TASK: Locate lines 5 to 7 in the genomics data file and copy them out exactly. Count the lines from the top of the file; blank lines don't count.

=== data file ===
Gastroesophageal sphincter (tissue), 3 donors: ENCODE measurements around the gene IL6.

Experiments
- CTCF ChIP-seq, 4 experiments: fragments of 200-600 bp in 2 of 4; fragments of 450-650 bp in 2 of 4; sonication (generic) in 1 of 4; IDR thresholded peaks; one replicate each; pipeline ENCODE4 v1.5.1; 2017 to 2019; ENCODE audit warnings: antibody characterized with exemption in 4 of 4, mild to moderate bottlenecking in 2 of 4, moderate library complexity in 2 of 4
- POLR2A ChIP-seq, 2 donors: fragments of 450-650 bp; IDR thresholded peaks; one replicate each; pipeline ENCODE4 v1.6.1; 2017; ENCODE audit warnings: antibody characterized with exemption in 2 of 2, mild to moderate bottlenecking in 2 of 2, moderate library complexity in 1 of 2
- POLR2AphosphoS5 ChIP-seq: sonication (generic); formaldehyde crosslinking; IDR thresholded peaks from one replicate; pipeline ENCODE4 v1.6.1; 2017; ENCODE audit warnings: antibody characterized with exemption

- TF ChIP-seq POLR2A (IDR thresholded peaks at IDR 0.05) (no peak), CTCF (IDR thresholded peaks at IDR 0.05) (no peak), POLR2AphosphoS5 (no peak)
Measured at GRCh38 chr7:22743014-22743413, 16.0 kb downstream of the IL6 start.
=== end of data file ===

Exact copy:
- POLR2AphosphoS5 ChIP-seq: sonication (generic); formaldehyde crosslinking; IDR thresholded peaks from one replicate; pipeline ENCODE4 v1.6.1; 2017; ENCODE audit warnings: antibody characterized with exemption

- TF ChIP-seq POLR2A (IDR thresholded peaks at IDR 0.05) (no peak), CTCF (IDR thresholded peaks at IDR 0.05) (no peak), POLR2AphosphoS5 (no peak)
Measured at GRCh38 chr7:22743014-22743413, 16.0 kb downstream of the IL6 start.